What Exactly Is Going on with King Charles' Portrait?

Johnathan Yeo's portrait of King Charles after the unveiling via Smithsonian Mag; Aaron Chown-WPA Pool / Getty Images

Feature image: Johnathan Yeo's portrait of King Charles after the unveiling via Smithsonian Mag; Aaron Chown-WPA Pool / Getty Images

What Exactly Is Going on with King Charles' Portrait?

The British royal family has remained in the global spotlight throughout the year, with discussion and speculation running rampant on social media. Last month, the unveiling of King Charles’ official royal portrait drew waves of criticism and added to the whirlwind of discourse surrounding the royal family’s past and necessity in the modern-day UK. Now, with the recent vandalism of the work by animal rights activists, more eyes are on the king’s portrait than ever.


So, what exactly is going on with King Charles’ portrait? Why has this modern artwork attracted so much worldwide attention and such polarizing reactions? Get current on what the art world and the internet have been saying about this recent event. 

Johnathan Yeo, King Charles III Portrait, 2024 via The Art Newspaper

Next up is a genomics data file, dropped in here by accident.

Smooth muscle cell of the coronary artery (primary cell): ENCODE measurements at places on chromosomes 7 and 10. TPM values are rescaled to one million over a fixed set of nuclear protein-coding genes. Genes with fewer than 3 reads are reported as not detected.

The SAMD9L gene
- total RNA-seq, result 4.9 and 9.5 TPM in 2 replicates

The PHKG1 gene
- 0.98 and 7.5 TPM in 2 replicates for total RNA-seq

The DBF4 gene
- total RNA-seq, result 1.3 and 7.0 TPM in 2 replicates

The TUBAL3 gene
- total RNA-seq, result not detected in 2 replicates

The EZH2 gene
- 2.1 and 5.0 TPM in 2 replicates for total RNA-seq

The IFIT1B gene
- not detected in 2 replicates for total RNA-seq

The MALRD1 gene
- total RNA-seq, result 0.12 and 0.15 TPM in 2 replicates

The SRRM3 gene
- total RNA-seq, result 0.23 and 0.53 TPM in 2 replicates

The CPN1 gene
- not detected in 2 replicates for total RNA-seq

Johnathan Yeo, King Charles III Portrait, 2024 via The Art Newspaper

Debut and initial reactions

King Charles’ official royal portrait, titled His Majesty King Charles III, was unveiled on May 14, 2014. The painting, created by British artist Jonathan Yeo between June 2021 and November 2023 during Charles' ascension to the throne, is the first official portrait of the king since his coronation in May 2023. 

Standing over eight feet tall, the portrait depicts King Charles in the Welsh Guards uniform, tinted in a striking deep red hue. Only his head and hands are free from the textured red wash. A monarch butterfly on his shoulder represents the king's interest in the environment.

Yeo is known for his contemporary portraits of Malala Yousafzai, Cara Delevinge, and Giancarlo Esposito, among others. GQ calls him “one of the world's most in-demand portraitists.” He previously captured members of the royal family in portraits: Queen Camilla in 2014 when she was Duchess of Cornwall, and Prince Philip, Duke of Edinburgh, in 2008.

“It was a privilege and pleasure to have been commissioned by The Drapers’ Company to paint this portrait of His Majesty The King, the first to be unveiled since his Coronation,” Yeo said in a statement via the royal family’s Instagram. “When I started this project, His Majesty The King was still His Royal Highness The Prince of Wales, and much like the butterfly I’ve painted hovering over his shoulder, this portrait has evolved as the subject’s role in our public life has transformed. I do my best to capture the life experiences and humanity etched into any individual sitter’s face, and I hope that is what I have achieved in this portrait.”

King Charles was said to be “initially mildly surprised” by the color. The bold color choice has resulted in criticism from the public, with some seeing it as disturbingly symbolic of the violence and bloodshed caused by the British Empire and calling it “demonic.” Those close to King Charles, including Queen Camilla, have said the painting accurately represents Charles. Queen Camilla reportedly told Yeo, “Yes, you’ve got him.”